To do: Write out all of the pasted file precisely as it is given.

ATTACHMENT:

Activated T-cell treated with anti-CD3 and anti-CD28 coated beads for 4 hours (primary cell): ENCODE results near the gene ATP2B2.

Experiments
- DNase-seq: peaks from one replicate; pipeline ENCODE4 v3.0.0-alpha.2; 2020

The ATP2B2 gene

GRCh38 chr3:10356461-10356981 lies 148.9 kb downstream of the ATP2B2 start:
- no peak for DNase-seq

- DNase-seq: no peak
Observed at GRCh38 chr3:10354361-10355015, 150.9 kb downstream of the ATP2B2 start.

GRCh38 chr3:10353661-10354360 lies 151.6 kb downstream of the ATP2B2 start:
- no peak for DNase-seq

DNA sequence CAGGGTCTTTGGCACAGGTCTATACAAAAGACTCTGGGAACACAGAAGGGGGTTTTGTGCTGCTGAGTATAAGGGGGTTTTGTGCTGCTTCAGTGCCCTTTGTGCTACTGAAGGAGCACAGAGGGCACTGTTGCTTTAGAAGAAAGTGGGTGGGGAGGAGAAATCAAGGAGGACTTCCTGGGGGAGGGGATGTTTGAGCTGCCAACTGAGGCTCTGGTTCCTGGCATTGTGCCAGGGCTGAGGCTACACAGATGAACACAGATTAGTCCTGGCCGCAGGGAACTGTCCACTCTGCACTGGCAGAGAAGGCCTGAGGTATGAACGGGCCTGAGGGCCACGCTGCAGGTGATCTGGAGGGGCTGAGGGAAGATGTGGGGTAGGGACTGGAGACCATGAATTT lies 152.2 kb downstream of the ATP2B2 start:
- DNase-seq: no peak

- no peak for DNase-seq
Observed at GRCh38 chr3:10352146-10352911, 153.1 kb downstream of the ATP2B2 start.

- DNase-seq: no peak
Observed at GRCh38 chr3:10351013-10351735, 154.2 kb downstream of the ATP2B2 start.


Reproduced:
Activated T-cell treated with anti-CD3 and anti-CD28 coated beads for 4 hours (primary cell): ENCODE results near the gene ATP2B2.

Experiments
- DNase-seq: peaks from one replicate; pipeline ENCODE4 v3.0.0-alpha.2; 2020

The ATP2B2 gene

GRCh38 chr3:10356461-10356981 lies 148.9 kb downstream of the ATP2B2 start:
- no peak for DNase-seq

- DNase-seq: no peak
Observed at GRCh38 chr3:10354361-10355015, 150.9 kb downstream of the ATP2B2 start.

GRCh38 chr3:10353661-10354360 lies 151.6 kb downstream of the ATP2B2 start:
- no peak for DNase-seq

DNA sequence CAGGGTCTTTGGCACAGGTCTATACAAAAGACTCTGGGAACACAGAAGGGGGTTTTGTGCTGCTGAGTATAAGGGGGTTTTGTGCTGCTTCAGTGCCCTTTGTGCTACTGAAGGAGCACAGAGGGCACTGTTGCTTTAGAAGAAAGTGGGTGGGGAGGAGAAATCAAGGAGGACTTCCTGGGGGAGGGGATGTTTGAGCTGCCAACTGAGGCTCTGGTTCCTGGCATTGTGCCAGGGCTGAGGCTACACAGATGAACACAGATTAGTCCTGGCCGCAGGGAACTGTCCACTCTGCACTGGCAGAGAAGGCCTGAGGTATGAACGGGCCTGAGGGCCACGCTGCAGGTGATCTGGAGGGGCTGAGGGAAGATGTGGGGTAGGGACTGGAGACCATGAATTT lies 152.2 kb downstream of the ATP2B2 start:
- DNase-seq: no peak

- no peak for DNase-seq
Observed at GRCh38 chr3:10352146-10352911, 153.1 kb downstream of the ATP2B2 start.

- DNase-seq: no peak
Observed at GRCh38 chr3:10351013-10351735, 154.2 kb downstream of the ATP2B2 start.